Defending Against Complaints Alleging Misconduct, Fraud, Misrepresentation, Dishonesty, Unethical Conduct, or Unprofessional Conduct
Physicians and other health care professionals often receive complaints alleging they committed misconduct, fraud, misrepresentation, dishonesty, unethical conduct, and/or unprofessional conduct. § 334.100.2(4) RSMo. Multiple allegations or incidents may be lumped together (even when they are unrelated), making it difficult to understand the nature, scope, and meaning of the allegations against a physician. And different legal standards apply to each of these terms (e.g., misconduct, fraud, etc.), further complicating a physician’s ability to respond to and defend against such accusations.
Representation by an attorney with experience in this area is thus important. Defending these complaints involves understanding and applying complex facts to nuanced legal principles. If you receive a complaint from the Board of Registration for the Healing Arts alleging you committed misconduct, fraud, misrepresentation, dishonesty, unethical conduct, and/or unprofessional conduct, contact the Law Offices of Kevin J. Dolley today.
What are misconduct, fraud, dishonesty, and misrepresentation?
Under Missouri law, misconduct is defined as the intentional commission of a wrongful act. Missouri State Bd. of Nursing v. Reynaud, No. 10-0696 BN, 2010 WL 8043996 at *2 (Mo. Admin. Hearing Comm’n, Dec. 29, 2010). Misconduct must be “willful in nature,” which is defined as “proceeding from a conscious motion of the will; ... deliberate. Intending the result which actually comes to pass; ... intentional, purposeful; ... done with evil intent, or with bad motive or purpose, or with indifference to the natural consequences, unlawful....” Grace v. Missouri Gaming Comm’n, 51 S.W.3d 891, 900 (Mo. Ct. App. 2001).
Separate and apart from misconduct, dishonesty has been defined by Missouri courts as “a lack of integrity or a disposition to defraud or deceive.” Id. at *2. Misrepresentation has been defined as a falsehood or untruth made with the intent and purpose of deceit. Reynaud, 2010 WL 8043996 at *3. Intent is an element of misrepresentation. Id. All of these terms—misconduct, dishonesty, fraud, and misrepresentation—require the showing of a specific intent to either deceive or commit a wrongful act.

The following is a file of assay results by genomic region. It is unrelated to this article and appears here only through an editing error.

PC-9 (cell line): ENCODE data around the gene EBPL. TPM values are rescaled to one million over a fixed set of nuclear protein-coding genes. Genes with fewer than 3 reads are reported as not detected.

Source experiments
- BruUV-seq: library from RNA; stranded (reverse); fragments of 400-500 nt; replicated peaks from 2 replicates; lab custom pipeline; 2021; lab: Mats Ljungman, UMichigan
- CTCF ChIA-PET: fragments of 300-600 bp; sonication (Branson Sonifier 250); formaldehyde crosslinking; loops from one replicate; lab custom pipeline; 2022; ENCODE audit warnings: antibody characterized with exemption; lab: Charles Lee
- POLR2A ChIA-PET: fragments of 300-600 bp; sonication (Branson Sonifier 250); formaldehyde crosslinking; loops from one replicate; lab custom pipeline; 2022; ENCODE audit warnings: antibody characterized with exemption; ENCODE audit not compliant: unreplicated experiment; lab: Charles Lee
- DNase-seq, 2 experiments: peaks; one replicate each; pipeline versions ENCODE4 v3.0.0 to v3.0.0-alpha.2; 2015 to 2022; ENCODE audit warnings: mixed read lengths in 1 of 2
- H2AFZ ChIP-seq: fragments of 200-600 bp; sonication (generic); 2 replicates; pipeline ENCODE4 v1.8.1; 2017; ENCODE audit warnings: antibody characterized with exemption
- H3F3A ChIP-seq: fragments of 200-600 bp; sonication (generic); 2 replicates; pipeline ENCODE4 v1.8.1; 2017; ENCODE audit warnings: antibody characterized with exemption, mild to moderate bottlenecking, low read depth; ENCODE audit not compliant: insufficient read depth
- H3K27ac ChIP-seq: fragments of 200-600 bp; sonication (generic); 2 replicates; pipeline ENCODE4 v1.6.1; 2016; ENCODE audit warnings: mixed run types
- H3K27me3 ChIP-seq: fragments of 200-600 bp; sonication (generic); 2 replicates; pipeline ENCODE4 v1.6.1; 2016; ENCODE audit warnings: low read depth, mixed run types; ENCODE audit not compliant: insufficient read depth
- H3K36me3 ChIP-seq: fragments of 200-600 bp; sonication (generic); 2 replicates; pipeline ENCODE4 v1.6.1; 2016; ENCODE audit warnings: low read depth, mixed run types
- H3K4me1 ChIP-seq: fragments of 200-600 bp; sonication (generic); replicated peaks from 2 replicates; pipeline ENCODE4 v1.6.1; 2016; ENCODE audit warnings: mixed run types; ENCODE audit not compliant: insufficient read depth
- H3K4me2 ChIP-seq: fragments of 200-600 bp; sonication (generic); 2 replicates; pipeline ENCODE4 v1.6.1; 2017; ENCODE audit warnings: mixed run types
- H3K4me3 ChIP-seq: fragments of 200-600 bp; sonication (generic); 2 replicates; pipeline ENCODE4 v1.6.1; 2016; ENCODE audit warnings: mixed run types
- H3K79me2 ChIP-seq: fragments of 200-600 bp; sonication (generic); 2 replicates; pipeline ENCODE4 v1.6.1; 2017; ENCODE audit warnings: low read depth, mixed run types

What is “unethical" and "unprofessional conduct”?
“Unethical conduct” is not defined by statute. State Board of Nursing v. Heidi League, No. 16-2279, 2017 WL 2199057 at *5-6 (Mo. Admin. Hearing Comm’n, Apr. 13, 2017). The Administrative Hearing Commission has defined “ethical” as “being in accord with approved standards of behavior or a socially or professionally accepted code: MORAL ... conforming to professionally endorsed principles and practices[.]” Id.
“Unprofessional conduct” is also not specifically defined by statute. Id. However, the Missouri Supreme Court has held that a previous lower court definition of “unprofessional conduct” as “any conduct which by common opinion and fair judgment is determined to be unprofessional or dishonorable” is “circular and amounts to the statement that unprofessional conduct constitutes unprofessional conduct.” Albanna v. State Bd. of Registration for the Healing Arts, 293 S.W.3d 423, 430 (Mo. banc 2009) (citing Perez v. State Bd. Of Registration for the Healing Arts, 803 S.W.2d 160, 164 (Mo. Ct. App. 1991).
Instead, the Supreme Court interprets unprofessional conduct in light of the 17 grounds listed in § 334.100.2(4). See Albanna, 293 S.W.3d at 430. Grounds based in statutory language must be used to provide a basis for a finding of unprofessional conduct. Id. These statutory grounds may include conduct such as improperly delegating professional responsibilities, performing medical services of no value, not cooperating with a Board investigation, signing blank prescription forms, terminating patient care without notice, and other conduct.
Successfully defending against these complaints requires applying the unique facts of each case to the law as stated above and elsewhere within Missouri court decisions, statutes, and regulations. Physicians often face multiple legal claims based upon the same conduct, or an allegation that one incident resulted in multiple legal violations. Representation by an attorney who understands physician licensing law in light of the daily realities and challenges of medical practice is crucial to a successful defense. Our Firm has the resources, ability, and background to successfully handle these accusations.
If you are a physician or other health care professional who is accused of misconduct, fraud, misrepresentation, dishonesty, unethical conduct, and/or unprofessional conduct, contact the Law Offices of Kevin J. Dolley at (314) 645-4100 or email@example.com to schedule a consultation.